Egg Facts

Wash Your Eggs
When purchasing home raised eggs, whether from us or someone else, please remember to always RINSE YOUR EGGS BEFORE USE.

We’ll wipe off the obvious debris such as wood shavings or feathers, but we do not wash them as that would remove the egg’s natural “bloom”.

Eggs are laid with what is called a "bloom" which naturally protects it. This is the coating on the egg shell that seals its pores. Also known as the cuticle, it helps to prevent bacteria from getting inside the shell and reduces moisture loss from the egg keeping it fresher longer.

Intensive egg operations are too large to closely monitor the hygiene and sanitary conditions of each chicken so commercial eggs are washed before they are sent to market stripping them of their natural barrier. To restore the protection, egg packing plants coat the eggs in a light film of mineral oil (which is why store bought eggs sometimes look shiny.)

Storing Eggs
Store your eggs pointy end down to keep the yolks nicely centered.
Keep them in an enclosed carton for longer freshness.
And don’t forget to keep your eggs refrigerated – an egg kept at room temperature ages the same amount in one day as a refrigerated egg ages in an entire week.

Reading Your Egg White
The albumen (egg white) of a fresh egg contains carbon dioxide that makes the white look cloudy. The older the egg, the gas escapes and the white turns more transparent (waterier).

If you notice a yellow or even greenish tinge to the egg white of a fresh egg, this indicates the presence of the B vitamin riboflavin.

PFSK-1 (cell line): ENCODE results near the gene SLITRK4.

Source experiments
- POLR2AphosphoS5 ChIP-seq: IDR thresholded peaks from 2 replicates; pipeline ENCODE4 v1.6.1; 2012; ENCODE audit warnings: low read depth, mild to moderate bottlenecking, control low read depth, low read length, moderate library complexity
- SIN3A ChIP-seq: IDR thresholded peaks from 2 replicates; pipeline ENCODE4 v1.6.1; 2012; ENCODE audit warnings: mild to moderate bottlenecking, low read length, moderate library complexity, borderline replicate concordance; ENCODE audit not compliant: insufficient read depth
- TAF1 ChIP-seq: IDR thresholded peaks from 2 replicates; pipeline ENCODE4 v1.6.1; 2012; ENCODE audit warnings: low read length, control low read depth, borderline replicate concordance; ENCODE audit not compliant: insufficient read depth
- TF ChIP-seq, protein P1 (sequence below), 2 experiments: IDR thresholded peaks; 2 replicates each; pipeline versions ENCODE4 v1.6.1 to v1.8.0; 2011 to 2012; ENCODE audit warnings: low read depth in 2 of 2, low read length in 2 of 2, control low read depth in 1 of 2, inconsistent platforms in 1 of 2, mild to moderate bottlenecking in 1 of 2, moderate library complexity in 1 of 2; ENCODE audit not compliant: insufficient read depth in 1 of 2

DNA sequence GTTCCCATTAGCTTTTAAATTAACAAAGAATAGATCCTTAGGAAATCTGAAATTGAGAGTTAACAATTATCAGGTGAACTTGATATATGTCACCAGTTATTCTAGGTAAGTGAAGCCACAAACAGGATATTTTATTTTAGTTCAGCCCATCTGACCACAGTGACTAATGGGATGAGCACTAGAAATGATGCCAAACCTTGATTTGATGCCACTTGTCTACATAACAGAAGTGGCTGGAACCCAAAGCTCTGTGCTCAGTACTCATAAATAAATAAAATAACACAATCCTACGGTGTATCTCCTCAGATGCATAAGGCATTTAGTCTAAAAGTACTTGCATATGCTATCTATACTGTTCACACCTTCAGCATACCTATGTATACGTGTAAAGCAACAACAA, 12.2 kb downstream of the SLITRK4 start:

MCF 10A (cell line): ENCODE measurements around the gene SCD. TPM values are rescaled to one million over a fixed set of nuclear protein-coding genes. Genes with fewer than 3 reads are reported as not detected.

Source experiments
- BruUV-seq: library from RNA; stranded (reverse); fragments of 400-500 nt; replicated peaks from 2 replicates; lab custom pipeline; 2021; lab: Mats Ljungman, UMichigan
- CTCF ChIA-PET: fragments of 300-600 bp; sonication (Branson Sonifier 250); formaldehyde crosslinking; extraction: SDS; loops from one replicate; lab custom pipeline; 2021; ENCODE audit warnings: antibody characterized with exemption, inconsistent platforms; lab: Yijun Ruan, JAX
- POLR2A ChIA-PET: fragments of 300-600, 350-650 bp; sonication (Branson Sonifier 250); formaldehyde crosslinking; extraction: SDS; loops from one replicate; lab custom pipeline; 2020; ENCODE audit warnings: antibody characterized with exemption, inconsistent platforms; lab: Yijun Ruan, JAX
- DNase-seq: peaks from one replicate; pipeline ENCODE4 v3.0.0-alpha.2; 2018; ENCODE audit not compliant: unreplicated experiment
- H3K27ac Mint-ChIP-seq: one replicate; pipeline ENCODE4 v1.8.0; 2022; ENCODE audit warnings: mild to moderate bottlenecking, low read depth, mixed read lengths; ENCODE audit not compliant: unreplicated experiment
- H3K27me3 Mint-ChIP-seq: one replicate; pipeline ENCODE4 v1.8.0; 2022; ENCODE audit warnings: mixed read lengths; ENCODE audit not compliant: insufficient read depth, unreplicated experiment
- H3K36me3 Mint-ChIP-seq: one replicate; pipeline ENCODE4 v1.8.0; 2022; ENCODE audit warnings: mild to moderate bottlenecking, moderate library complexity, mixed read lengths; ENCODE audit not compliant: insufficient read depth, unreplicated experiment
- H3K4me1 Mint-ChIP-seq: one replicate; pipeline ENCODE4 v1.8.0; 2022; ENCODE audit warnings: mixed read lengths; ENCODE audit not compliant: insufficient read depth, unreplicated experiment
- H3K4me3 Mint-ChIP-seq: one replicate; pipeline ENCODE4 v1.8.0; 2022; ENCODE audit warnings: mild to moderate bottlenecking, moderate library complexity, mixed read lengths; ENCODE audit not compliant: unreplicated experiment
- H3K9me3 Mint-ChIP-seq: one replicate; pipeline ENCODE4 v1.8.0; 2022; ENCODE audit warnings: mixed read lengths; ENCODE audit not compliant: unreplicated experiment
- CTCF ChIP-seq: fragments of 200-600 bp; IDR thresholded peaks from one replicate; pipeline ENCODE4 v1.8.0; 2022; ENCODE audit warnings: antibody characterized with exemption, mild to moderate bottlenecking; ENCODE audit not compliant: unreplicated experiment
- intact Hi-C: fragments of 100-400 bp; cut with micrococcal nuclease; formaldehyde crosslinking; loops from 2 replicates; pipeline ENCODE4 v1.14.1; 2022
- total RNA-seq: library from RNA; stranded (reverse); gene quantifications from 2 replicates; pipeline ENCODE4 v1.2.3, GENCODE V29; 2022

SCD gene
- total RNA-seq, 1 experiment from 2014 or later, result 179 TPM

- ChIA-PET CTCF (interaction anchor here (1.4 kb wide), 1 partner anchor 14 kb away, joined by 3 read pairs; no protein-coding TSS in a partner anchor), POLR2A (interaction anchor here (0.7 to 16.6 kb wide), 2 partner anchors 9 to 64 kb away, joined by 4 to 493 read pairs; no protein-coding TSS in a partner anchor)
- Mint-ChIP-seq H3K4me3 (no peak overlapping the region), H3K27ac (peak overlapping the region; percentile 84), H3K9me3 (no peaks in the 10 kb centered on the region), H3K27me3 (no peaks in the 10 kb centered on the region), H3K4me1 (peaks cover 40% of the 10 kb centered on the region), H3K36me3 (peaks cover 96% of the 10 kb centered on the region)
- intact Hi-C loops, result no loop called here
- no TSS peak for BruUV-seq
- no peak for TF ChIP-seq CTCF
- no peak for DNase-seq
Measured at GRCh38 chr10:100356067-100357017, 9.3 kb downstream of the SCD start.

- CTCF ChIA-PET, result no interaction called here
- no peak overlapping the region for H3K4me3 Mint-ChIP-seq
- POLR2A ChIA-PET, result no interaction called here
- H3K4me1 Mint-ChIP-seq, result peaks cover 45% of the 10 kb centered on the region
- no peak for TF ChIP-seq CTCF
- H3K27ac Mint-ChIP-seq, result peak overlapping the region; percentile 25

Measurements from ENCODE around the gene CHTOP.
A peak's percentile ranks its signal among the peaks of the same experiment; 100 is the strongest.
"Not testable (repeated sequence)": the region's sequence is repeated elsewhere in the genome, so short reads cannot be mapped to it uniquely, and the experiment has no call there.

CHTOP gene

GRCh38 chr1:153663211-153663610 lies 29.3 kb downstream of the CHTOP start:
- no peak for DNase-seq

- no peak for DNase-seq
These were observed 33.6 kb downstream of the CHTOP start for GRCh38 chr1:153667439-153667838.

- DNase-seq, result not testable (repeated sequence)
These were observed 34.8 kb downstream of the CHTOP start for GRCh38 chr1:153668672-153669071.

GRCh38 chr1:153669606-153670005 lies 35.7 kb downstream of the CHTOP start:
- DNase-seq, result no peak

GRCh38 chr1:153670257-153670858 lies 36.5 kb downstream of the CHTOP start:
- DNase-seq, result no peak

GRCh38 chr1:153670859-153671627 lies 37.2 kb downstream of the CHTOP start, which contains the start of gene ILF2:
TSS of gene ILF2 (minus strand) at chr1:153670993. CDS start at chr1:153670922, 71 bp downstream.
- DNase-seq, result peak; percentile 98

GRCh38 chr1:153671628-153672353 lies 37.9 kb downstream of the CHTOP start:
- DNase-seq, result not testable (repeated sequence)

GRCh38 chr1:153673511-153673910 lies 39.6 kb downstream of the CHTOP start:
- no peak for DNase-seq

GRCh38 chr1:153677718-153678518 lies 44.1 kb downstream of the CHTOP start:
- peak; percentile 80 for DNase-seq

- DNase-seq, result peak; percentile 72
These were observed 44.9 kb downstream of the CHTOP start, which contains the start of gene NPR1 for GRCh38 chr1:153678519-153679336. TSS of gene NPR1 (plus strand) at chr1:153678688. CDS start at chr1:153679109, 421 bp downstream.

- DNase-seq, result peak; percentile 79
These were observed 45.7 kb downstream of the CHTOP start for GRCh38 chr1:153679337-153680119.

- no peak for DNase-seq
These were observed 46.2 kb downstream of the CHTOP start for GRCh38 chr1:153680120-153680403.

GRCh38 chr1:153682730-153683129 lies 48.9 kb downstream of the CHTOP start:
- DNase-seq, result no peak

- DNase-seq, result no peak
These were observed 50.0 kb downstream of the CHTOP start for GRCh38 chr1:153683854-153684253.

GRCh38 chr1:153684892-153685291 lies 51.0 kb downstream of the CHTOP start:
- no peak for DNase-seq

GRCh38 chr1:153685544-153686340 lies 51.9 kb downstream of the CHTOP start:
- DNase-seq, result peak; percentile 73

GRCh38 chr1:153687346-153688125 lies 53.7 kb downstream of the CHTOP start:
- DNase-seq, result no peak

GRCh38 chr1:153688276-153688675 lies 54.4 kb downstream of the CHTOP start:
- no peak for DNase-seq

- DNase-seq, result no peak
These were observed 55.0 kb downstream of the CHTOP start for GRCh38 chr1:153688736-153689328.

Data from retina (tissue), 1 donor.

Health Benefits to Pasture Raised Eggs
Pasture-raised eggs have 10% less fat, 34% less cholesterol, 40% more vitamin A, and 400% more omega-3 fatty acids. (USDA Sustainable Agriculture and Research Education Program)
An egg from a pastured hen has 30% more vitamin E (Animal Feed Science and Technology, 1998)
Pasture-raised eggs produce positive HDL or good cholesterol and lower “bad” triglycerides. (Nutrition, 1993)

Other Egg Facts
There are no nutritional differences between brown eggs and white eggs
It takes 24-26 hours to make an egg followed by a 30 minute rest before starting another
You can tell what color egg a hen will lay by the ear lobes. Red for brown, and white for white eggs
Eggs are one of the few foods that naturally contain vitamin D
Lutein and zeaxanthin found in egg yolk protect against macular degeneration
You can still eat fertilised eggs as long as they are collected and eaten before incubation starts
Egg shells absorb smells and affect the taste. Keep them refrigerated away from strong smelling foods

PLEASE NOTE.................